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Do I need a family lawyer?

Atlanta, GA |

My daughter's father is taking me to court for visitation. But I didn't deny him visitation, I am not comfortable with him taking her away by himself. She is 6 months old and he has seen her twice since she has been born. I have not receive any child support yet. But I did file the paperwork.

Attorney Answers 3


  1. Best answer

    1. If the father is already taking you to court, he can only be doing this through a petition for legitimation.

    2. You need to answer his petition. In your answer you need to acknowledge his paternity and plead for gradual visitation based upon (a) your child's very young age (The child has never been apart from you overnight, I assume.) and (b) the father's very limited interest and exposure.

    3. This plea really stresses the child's best interest. Rather than thrust your child into his unfamiliar and inexperienced hands, you suggest a gradual and incremental exposure starting with a couple of hours on a Saturday in your presence. Ultimately and over weeks or months, this matures into an every other weekend scenario.

    4. You also need to plead for regular child support and medical and work related child care expense sharing.

    Finally, you will need an attorney to help you put your best foot forward. Your child's best interest is worth it.

    Good luck


  2. You definitely need to see a lawyer ASAP The court will likely be determining not just visitation, but custody, support, health care, a parenting plan, etc.

    If you find this answer helpful, please mark it here on AVVO as helpful. In answering you, I am attempting to communicate general legal information and am not representing you (and am not your lawyer). Do feel free to call me at 404-768-3509 if you wish to discuss actual representation (the phone call also does not retain counsel; that requires an office visit and appropriate paperwork). In that a forum such as this provides me with limited details and doesn't allow me to review details and documents, it is possible that answers here, while meant to be helpful, may in some cases not be complete or accurate, and I highly recommend that you retain legal counsel rather than rely on the answers here. (You can also email my office at geaatl@msn.com . An email also does not retain my office, but can help you get an appointment set if you prefer not to call). I am happy to discuss possible representation with you. Any information in this communication is for discussion purposes only, and is not offered as legal advice. There is no right to rely on the information contained in this communication and no attorney-client relationship is formed. Nothing in my answer should be considered as tax-advice. To ensure compliance with IRS Circular 230, any U.S. federal tax advice provided in this communication is not intended or written to be used, and it cannot be used by the recipient or any other taxpayer (i) for the purpose of avoiding tax penalties that may be imposed on the recipient or any other taxpayer, or (ii) in promoting, marketing or recommending to another party a partnership or other entity, investment plan, arrangement or other transaction addressed herein. Note that I am only licensed in Georgia and thus cannot practice in other states. I am also required to advise you, if your question concerns bankruptcy, that the U.S. Congress has designated Ashman Law Office as a debt relief agency that can help people file bankruptcy.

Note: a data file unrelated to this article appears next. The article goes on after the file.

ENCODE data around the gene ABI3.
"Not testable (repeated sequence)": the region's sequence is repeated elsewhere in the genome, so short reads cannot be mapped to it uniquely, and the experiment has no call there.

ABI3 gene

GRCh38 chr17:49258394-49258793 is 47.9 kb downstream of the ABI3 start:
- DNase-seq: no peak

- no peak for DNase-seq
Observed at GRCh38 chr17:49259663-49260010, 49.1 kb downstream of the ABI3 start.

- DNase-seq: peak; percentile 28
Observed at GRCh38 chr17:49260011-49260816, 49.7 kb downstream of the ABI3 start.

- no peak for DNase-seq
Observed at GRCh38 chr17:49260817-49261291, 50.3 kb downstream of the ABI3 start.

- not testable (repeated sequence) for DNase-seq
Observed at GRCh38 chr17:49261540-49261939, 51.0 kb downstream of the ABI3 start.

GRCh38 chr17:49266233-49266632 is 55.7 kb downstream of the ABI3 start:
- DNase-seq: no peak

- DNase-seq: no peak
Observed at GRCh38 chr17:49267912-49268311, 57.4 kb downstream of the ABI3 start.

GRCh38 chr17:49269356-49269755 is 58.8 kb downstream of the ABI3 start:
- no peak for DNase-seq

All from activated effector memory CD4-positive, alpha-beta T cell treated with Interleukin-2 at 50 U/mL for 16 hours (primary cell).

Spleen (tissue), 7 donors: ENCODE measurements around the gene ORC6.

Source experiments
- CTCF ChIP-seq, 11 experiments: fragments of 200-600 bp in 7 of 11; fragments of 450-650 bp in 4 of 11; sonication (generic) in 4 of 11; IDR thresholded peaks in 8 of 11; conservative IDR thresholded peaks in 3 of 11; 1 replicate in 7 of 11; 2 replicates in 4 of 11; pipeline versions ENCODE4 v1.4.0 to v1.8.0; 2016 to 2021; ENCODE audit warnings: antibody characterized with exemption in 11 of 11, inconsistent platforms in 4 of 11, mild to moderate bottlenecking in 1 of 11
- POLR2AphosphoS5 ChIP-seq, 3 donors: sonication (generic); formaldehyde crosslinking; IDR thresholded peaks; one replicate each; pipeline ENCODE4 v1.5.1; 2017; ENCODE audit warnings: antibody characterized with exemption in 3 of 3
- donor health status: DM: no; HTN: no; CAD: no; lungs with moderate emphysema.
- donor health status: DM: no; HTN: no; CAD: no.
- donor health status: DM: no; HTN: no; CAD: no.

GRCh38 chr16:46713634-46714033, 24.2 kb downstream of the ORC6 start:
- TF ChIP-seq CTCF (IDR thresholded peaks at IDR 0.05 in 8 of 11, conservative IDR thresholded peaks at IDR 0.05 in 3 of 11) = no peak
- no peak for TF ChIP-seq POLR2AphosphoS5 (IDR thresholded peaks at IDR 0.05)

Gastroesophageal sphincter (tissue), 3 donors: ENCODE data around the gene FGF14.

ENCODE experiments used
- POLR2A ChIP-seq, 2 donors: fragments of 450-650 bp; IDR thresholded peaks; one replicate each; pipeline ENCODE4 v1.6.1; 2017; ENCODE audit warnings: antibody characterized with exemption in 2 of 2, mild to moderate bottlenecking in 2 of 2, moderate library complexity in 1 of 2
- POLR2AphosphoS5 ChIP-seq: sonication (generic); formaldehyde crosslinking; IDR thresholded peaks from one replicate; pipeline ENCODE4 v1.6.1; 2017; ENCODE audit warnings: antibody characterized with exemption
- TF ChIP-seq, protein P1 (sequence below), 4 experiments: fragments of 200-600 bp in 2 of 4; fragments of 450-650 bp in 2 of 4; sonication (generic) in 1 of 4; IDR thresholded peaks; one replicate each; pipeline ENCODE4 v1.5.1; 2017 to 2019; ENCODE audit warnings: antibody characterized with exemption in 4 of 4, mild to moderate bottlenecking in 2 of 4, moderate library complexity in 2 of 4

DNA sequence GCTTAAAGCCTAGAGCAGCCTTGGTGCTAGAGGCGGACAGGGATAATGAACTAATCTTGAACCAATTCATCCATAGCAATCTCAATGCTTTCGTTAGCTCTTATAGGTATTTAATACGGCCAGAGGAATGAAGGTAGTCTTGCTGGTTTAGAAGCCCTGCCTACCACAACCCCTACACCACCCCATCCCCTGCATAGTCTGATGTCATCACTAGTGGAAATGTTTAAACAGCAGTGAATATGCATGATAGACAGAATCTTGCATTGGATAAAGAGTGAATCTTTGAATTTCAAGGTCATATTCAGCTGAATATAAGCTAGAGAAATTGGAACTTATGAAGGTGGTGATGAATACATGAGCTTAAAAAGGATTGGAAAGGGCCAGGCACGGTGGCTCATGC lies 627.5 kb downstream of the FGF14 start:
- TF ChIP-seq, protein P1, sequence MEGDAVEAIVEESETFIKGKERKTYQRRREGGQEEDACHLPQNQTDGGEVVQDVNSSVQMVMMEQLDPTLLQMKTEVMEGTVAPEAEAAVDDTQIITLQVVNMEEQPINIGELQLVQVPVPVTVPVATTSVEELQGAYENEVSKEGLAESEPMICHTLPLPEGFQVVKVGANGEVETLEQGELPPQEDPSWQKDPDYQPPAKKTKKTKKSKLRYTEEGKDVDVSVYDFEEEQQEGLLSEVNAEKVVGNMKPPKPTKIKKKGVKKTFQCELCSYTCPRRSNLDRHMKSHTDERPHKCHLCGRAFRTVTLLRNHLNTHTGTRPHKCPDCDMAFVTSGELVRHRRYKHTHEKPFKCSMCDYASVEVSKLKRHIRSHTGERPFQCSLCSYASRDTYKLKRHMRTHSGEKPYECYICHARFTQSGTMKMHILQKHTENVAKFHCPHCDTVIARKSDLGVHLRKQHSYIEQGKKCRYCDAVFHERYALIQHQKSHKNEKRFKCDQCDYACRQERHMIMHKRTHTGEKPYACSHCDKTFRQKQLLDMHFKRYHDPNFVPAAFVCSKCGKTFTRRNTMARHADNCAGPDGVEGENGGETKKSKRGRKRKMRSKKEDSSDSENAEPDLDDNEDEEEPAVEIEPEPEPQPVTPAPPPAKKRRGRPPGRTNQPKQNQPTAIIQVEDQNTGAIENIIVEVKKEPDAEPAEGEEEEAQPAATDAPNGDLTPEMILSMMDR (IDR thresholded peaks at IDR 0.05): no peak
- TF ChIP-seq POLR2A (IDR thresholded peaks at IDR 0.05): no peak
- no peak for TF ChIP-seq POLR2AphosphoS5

3. Yes you need an attorney! It sounds like you were not married when your daughter is born so the Father may be filing to legitimate the child which will establish him as her father, give him parental rights including the right to visit, and address child support. You will want to work with an attorney to help create a parenting plan with the Father that outlines his time with her and your time. If you have started a child support case through Georgia Child Support Services, you may have to terminate that case to pursue it in the civil case now. Please call an attorney ASAP!

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